The Value of Human Life – Just like Harry’s mother sacrifices her life for Harry’s, the value of others’ lives is explicitly shown.  Nobody was worth less than anyone else.  Even Hermione fought hard for the freedom of house elves, even though they were literally made to be servants.  Every death is accounted for and mourned (which leads to a lot of sobbing, both from the characters and the reader).  “We’re all human, aren’t we? Every human life is worth the same, and worth saving.”  (Kingsley Shacklebolt, Deathly Hallows.)


In Conclusion

“Wherever we see beauty, light, truth, goodness, we see Christ. Do we think him so small that he couldn’t invade a series of books about a boy wizard? Do we think him cut off from a story like this, as if he were afraid, or weak, or worried? … The Harry Potter story is subject to him, too, and Jesus can use it however he wants. In my case, Jesus used it to help me long for heaven, to remind me of the invisible world, to keep my imagination active and young, and he used it to show me his holy bravery in his triumph over the grave.” (Andrew Peterson, Harry Potter, Jesus, and Me)

So, yeah, I did love this series.  I’ll probably read the books again soon, and I know I’ll watch the movies again soon.  (I’ve seen some of them multiple times because I love them so much – especially Prisoner of Azkaban, which was my favorite book before I fell in love with Deathly Hallows.)

I’ll be the first to admit that the series has its faults.  The Voldemort scenes repulsed me because he’s so evil (which all great villains are supposed to be).  A few of the characters got on my nerves (looking at you, Ron).  And a lot of the characters died, which is definitely a fault (*weeps silently*).

But it was also amazing.  And I’ve already gone into too much detail about why I thought it was so amazing, but I’ll say it again – IT WAS AMAZING.  That was half of the reason why I cried when it was over.  Because it was over, yes, but also because it was so phenomenal.  The story of how Jo wrote it still blows my mind and inspires me to write engaging and complex literature, too.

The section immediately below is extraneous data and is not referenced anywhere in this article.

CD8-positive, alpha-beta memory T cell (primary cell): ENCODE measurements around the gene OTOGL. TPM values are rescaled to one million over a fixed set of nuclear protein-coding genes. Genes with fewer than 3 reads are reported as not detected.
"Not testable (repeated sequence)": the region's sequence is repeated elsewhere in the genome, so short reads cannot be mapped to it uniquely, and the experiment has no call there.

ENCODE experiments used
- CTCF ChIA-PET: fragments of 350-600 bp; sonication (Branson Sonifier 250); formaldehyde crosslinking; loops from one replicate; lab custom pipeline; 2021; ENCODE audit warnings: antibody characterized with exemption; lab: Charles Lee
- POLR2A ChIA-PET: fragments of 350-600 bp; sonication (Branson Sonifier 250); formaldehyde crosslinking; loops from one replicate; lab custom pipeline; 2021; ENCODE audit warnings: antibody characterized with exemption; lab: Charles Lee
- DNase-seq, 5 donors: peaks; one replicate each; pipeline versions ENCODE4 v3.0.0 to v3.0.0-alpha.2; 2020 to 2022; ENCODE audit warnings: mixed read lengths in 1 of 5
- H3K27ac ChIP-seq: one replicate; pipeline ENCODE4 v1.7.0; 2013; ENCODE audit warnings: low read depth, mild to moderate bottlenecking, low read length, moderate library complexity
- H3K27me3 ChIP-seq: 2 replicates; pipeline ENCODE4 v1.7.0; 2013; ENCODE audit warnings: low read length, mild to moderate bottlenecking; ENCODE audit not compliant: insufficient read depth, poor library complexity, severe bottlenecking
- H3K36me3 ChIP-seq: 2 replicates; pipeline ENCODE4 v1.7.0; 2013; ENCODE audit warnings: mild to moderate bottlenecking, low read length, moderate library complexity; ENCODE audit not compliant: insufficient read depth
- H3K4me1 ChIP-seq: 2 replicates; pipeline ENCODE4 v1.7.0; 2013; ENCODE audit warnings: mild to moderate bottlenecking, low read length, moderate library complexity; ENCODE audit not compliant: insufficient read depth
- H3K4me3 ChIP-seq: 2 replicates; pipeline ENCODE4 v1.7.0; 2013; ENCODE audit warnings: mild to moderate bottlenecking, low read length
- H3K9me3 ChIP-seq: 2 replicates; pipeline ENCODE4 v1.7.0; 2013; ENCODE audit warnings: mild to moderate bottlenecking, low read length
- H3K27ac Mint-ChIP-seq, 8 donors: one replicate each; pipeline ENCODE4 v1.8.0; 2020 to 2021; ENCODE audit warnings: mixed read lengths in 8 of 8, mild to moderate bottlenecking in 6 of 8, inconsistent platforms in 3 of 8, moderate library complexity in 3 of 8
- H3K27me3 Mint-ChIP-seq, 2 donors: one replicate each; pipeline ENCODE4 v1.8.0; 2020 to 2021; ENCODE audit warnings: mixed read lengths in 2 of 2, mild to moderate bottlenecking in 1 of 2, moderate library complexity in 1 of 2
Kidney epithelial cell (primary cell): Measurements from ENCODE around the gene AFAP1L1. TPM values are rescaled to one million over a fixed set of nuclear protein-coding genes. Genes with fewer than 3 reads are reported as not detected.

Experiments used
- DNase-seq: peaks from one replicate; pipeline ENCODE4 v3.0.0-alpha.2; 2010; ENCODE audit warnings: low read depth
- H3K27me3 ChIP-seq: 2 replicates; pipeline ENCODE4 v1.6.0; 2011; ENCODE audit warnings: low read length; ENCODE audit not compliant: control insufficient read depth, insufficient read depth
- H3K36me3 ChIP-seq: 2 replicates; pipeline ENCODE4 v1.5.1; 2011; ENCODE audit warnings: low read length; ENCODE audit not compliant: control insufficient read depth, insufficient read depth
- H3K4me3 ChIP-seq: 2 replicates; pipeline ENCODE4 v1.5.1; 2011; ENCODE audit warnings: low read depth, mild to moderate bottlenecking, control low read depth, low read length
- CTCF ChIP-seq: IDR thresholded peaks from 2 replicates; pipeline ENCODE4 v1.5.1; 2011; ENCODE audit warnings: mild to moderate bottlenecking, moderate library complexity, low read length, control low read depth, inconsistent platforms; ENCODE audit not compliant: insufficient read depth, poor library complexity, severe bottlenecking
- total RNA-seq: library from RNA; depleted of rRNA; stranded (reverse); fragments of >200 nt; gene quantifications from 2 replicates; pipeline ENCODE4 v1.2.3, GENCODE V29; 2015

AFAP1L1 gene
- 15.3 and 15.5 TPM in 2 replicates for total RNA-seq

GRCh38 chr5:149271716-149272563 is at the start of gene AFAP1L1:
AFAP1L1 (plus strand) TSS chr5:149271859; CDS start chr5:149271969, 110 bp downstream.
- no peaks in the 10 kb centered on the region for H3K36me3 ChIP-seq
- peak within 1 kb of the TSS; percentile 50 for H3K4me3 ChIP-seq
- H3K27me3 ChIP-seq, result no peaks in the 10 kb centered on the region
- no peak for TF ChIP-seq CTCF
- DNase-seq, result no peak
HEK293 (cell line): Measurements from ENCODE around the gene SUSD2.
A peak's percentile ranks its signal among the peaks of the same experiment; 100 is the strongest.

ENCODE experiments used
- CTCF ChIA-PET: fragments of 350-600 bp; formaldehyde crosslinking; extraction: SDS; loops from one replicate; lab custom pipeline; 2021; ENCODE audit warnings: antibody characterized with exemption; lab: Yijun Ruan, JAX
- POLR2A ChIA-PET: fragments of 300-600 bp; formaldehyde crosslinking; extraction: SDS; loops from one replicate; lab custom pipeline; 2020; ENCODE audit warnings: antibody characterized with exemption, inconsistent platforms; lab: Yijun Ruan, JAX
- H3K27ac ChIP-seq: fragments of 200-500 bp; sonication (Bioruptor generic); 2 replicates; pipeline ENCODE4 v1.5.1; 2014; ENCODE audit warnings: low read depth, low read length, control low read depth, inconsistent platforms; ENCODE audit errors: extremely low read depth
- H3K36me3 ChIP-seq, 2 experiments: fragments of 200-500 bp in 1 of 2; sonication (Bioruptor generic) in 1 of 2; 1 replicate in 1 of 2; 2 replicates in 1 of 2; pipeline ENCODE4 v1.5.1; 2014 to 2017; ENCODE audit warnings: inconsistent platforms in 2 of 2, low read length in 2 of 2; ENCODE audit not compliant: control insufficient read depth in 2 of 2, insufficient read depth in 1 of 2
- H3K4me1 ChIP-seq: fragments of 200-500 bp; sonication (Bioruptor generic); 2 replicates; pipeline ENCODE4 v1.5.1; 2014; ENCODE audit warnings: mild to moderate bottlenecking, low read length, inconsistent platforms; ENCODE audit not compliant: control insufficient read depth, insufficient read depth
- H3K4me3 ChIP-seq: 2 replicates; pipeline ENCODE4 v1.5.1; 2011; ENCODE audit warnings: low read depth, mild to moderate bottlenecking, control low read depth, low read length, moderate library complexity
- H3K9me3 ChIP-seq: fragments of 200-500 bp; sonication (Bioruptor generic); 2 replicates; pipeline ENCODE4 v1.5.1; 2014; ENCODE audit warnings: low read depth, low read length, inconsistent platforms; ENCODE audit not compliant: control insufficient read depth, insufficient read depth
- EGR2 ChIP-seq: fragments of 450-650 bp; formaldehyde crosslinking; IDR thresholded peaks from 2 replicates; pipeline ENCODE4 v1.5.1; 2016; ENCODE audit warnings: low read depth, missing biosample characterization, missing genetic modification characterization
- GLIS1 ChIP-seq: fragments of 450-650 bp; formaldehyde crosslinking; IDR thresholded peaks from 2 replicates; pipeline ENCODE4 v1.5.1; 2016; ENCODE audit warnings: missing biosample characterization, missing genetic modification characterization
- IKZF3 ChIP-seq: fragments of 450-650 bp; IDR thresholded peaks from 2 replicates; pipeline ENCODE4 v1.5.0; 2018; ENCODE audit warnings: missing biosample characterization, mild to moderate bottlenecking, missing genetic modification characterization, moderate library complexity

The thing I loved the most about it, though, was the fact that it inspired me to fight for good.  In his book, Finding God in Harry Potter, John Granger says that the series “fulfills our God-implanted longing to resist evil and serve the good.”

I can’t agree more.



Just a quick PSA to say that I’ll be out of town for a few days and, thus, no posts.

Where am I going?


Seeing as I haven’t been in literally fifteen years… I’M PRETTY EXCITED.

If you know anything about me, you’ll know I’m a pretty huge Disney fan.  I can quote the movies by heart, sing all the songs (mostly in key), and, if someone has a stupid different opinion on a Disney movie than I do, I’ll debate them ’til dawn.  I’ve been wanting to go again for years now, and I take total credit for begging my parents and pushing them over the edge until they finally caved.

We got tickets for Christmas, but didn’t really start planning ’til about a week or two ago.  (Whoops.)  I’ve started planning my Disneybounding outfits (as seen on my “My Style” Pinterest board – sorry for spamming y’all), and I’ve cleared my camera cards and my phone for pictures galore.  (And, fyi, my Instagram will be Disney-themed for the next week.)

I’m bringing my laptop, so you may see a post or two this week if I have the energy, but we’ll see.  I’ll be moderating comments at least, so feel free to browse the archives (see the orange tab on the left side) and leave comments galore – I love them!